By: isa basmadjian
This year marks the 115th anniversary of the birth of the world renowned Armenian composer, Aram Khatchaturian. It is also the 40th anniversary of the Aram Khatchaturian Museum in Yerevan. Because we all couldn’t be in Armenia to commemorate these momentous events, the AGBU invited Armine Grigoryan, Director of the Khatchaturian Museum, professor at the Yerevan State Conservatoryand a member of the famed Khatchaturian Trio, to help us do so here in North America.
Ms. Grigoryan was not the sole artist on the Toronto AGBU stage on the evening of June 15th. Joining her were two other astonishingly gifted pianists, Sona Barseghyan and Narine Mardoyan, as well as the prodigious saxophonist Ara Arakelyan. TorontoAGBU chairperson, Mihran Egavian, in his introductory address remarked that although it was Ms. Grigoryan’s first visit to Toronto, the other performers on the program had graced the Toronto AGBU stage on other memorable occasions; all part and parcel of the AGBU’s mission of commitment to Armenian art and culture as well as the support and promotion of its talented artists.
The evening began with Ms. Grigoryan’s unabashed recounting, in pictures and words, of Aram Khatchaturian’s Armenian roots and their influence and inspiration in developing his talents, which ultimately earned him the esteem of his peers, the admiration of numerous illustrious personages, plus countless fans around the world. And in taking the spectator on a tour of the Aram Khatchaturian Museum in Yerevan using visual aids, Ms. Grigoryan reinforced her theme of the magnificence and uniqueness of this great composer. However, in the midst of her presentation, the unforeseen happened, a power failure.
After a brief hesitation, Ms. Grigoryan, undaunted, continued with her presentationsans visuals and microphone. The large crowd in the Babayan Hall applauded her perseverance. She then went to the piano to continue with a performance of the beloved Komitas song, Krounk. In the dark, without any visual distractions, the power of the music somehow became even more poignant, more soulful, more meaningful. The audience was enthralled. Ms. Grigoryan’s beautiful interpretation was just the beginning.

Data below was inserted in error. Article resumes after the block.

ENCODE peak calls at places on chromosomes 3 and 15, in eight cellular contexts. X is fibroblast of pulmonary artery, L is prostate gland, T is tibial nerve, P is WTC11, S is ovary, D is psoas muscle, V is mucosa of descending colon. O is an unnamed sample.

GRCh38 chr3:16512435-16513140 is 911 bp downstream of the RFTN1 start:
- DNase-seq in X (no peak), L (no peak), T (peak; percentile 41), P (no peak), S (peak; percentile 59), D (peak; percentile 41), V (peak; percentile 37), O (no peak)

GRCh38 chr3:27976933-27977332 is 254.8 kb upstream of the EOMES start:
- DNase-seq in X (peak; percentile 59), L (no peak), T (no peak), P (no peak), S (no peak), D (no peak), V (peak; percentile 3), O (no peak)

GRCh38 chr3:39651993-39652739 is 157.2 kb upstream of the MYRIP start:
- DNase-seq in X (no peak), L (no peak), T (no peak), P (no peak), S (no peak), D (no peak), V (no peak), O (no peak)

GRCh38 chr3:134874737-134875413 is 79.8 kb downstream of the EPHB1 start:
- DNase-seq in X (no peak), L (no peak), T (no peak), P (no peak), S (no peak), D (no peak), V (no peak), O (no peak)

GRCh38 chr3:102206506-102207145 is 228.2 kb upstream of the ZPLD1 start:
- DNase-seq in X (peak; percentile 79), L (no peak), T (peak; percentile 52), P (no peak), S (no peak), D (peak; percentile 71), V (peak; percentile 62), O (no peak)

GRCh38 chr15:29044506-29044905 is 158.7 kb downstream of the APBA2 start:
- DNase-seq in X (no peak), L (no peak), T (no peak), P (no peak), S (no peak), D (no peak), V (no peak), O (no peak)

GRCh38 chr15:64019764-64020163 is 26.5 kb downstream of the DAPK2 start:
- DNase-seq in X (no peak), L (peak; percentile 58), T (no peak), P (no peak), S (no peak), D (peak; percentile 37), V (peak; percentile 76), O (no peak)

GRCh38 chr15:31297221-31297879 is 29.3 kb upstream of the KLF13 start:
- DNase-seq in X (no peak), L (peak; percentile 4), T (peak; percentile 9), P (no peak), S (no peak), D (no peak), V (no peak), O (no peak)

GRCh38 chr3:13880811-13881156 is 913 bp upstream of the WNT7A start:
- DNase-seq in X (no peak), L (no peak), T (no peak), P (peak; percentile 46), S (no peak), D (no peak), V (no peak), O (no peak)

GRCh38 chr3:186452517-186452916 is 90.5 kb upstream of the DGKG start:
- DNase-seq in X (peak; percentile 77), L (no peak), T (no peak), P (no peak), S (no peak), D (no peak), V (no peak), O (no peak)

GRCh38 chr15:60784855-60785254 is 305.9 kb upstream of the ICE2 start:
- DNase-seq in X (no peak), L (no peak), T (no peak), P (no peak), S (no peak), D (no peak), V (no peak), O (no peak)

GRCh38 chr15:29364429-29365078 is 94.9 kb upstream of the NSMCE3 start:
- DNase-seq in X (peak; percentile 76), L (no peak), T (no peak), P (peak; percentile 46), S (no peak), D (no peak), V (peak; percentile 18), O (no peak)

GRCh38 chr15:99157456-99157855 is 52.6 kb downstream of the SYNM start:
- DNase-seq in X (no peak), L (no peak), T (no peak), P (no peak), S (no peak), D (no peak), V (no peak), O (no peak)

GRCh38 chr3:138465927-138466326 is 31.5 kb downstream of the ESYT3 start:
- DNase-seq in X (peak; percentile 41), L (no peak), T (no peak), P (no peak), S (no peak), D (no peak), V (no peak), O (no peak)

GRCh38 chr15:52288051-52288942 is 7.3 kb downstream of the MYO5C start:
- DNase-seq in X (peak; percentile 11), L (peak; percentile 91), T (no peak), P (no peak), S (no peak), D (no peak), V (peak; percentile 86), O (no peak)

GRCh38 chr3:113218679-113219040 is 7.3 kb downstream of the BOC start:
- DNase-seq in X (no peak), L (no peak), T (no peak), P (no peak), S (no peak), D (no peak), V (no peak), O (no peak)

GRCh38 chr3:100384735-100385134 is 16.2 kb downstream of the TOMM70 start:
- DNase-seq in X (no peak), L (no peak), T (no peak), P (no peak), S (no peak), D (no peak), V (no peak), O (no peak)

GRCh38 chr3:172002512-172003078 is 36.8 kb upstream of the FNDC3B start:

Other exquisite renditions on the piano, mostly Khatchaturian compositions, followed, with Ms. Grigoryan performing duets with Ms. Mardoyan and then Ms. Barseghyan. And all of a sudden the lights came back on. The audience gasped. Oblivious to it all, the performers continued playing. Now the audience could see them swaying to the rhythm of the music as if it had cast a spell on them; their expressions reflecting every nuance of the composition. We too were transported into the melodies. They conjured up thoughts and feelings of the past and of memories to be made.
A new sound came on the scene with the masterful performance on the saxophone by Mr. Arakelyan. Whether he accompanied Ms. Barseghyan or Ms. Grigoryan, the effect was the same, bewitching.
Although the evening’s four performers are all serious professionals, they also demonstrated a charming sense of humour when, in their finale, Mr. Arakelyan, playing the role of a villain, unexpectedly charged on the stage brandishing a fake sabre, purportedly to attack the ladies. They, in turn, feigned shock and fear reminiscent of scenes in silent movies. At that time the ladies precipitated to the piano and Mr. Arakelyan picked up his saxophone and they all began to play, delighting the audience with a spirited rendition of Khatchaturian’s Sabre Dance. They received a prolonged standing ovation and kudos at the end of their performance.
At the onset of the program, Ms. Grigoryan had mentioned that Khatchaturian had wanted the world to learn about and to love Armenian music as he did. This unforgettable concert and its stars did just that; they made us love their performances, the music they played and so much more.